Archeology and carbon dating dating after a 3 year relationship
Both organic or inorganic materials at the Earth's surface and in the oceans form in equilibrium with atmospheric carbon-14.
This makes it an important tool for the understanding of processes during the time-scale of modern humans, from the last glacial-interglacial transition, to recent archaeological studies of art works.
However, the quantity of Carbon-14 was nearly doubled in the ’50s and ’60s because of the atomic bomb testings in those decades.
The answer to the problem of fluctuating amounts of this important isotope is calibration.
Thorough research and cautiousness can eliminate accidental contamination and avoidable mistakes.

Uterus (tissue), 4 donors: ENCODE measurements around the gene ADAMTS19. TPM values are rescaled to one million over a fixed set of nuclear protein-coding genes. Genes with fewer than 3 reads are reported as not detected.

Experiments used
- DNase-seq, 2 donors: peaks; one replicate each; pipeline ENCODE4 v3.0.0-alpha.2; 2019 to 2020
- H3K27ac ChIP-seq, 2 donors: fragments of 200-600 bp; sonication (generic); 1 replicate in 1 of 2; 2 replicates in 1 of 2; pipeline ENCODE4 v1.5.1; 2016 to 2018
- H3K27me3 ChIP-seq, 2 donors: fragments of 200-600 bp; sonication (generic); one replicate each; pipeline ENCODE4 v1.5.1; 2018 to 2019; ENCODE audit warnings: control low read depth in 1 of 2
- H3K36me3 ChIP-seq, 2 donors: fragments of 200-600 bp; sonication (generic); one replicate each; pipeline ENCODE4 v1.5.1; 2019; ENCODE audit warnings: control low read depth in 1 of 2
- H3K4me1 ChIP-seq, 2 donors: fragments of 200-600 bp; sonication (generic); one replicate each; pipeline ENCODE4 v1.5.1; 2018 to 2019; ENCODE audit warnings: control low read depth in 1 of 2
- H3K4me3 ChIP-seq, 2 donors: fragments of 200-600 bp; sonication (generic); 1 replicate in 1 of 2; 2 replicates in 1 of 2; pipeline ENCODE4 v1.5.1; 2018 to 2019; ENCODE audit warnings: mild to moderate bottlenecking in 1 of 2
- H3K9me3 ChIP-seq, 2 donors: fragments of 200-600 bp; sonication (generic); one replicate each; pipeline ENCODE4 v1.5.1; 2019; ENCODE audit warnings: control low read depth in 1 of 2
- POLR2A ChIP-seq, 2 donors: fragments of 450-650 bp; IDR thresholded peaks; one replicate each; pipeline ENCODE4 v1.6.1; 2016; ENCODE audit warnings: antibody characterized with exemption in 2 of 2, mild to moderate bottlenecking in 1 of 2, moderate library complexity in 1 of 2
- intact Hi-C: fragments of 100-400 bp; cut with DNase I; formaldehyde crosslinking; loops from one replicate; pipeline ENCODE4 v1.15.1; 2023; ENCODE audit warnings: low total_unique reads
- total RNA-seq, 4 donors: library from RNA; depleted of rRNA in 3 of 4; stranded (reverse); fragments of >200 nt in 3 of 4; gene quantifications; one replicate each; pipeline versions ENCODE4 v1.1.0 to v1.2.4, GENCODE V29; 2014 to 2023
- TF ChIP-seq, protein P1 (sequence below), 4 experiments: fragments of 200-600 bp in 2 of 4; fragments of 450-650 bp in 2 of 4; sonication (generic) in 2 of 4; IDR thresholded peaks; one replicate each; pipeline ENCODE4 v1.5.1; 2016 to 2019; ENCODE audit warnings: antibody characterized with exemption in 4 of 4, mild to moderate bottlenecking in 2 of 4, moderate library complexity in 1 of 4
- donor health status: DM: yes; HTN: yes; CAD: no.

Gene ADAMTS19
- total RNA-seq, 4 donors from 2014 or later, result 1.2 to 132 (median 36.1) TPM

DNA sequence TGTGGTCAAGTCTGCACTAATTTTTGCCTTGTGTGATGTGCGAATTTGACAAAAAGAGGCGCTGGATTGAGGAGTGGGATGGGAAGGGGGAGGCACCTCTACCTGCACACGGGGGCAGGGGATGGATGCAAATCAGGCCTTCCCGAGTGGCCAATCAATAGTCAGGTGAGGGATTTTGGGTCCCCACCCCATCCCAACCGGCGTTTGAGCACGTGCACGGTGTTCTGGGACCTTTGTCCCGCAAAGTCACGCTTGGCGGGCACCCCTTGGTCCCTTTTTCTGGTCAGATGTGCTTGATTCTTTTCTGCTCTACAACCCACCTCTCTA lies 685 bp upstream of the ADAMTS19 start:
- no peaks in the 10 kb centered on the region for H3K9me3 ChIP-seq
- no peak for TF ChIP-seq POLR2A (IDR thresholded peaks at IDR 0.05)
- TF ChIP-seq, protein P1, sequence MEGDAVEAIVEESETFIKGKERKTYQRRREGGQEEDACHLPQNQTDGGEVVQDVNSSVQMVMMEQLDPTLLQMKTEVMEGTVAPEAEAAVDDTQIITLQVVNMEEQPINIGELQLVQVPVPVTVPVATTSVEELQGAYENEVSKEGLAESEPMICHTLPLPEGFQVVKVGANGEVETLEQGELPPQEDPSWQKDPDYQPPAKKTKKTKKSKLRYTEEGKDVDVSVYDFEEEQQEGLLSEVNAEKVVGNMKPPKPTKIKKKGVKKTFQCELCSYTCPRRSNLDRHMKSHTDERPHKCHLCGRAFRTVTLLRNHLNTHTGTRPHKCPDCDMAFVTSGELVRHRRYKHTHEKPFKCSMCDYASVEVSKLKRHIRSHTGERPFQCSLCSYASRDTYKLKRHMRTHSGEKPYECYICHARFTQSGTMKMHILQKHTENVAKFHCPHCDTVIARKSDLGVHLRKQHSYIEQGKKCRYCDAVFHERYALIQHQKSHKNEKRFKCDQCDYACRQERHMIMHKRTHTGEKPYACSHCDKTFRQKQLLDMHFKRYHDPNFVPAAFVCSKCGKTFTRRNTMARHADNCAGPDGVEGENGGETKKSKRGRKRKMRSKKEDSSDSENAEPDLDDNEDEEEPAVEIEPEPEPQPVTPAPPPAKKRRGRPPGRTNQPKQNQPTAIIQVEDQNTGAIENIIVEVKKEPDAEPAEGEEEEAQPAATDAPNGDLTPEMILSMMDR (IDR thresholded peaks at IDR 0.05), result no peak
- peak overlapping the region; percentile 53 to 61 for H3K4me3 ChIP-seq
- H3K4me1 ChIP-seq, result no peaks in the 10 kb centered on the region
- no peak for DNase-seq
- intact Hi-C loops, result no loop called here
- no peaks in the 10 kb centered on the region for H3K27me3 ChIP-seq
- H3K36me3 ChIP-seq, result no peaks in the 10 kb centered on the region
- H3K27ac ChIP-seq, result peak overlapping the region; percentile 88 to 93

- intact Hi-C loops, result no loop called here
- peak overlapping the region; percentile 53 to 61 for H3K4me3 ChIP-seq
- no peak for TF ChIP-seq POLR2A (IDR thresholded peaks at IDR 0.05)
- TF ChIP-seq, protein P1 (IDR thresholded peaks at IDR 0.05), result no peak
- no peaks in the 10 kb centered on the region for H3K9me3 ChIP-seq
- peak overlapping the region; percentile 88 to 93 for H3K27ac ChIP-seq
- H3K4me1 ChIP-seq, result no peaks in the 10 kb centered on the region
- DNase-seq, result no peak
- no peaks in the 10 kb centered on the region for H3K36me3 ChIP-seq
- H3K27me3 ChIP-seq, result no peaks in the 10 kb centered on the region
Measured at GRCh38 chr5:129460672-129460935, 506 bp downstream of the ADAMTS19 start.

This magnificent technology is the most important innovation in archaeological history.
While an uncalibrated reading may be off by a factor of 10%-20%, calibration severely reduces that value.
In fact, it has fluctuated a great deal over the years.
We present an overview of the technique, its advantages, assumptions and limitations. Radiocarbon has been applied to dating many historical artifacts and archaeological applications. PY - 2014Y1 - 2014N2 - Radiocarbon dating is an important tool for the determination of the age of many samples and covers the time period of approximately the last 50,000 years.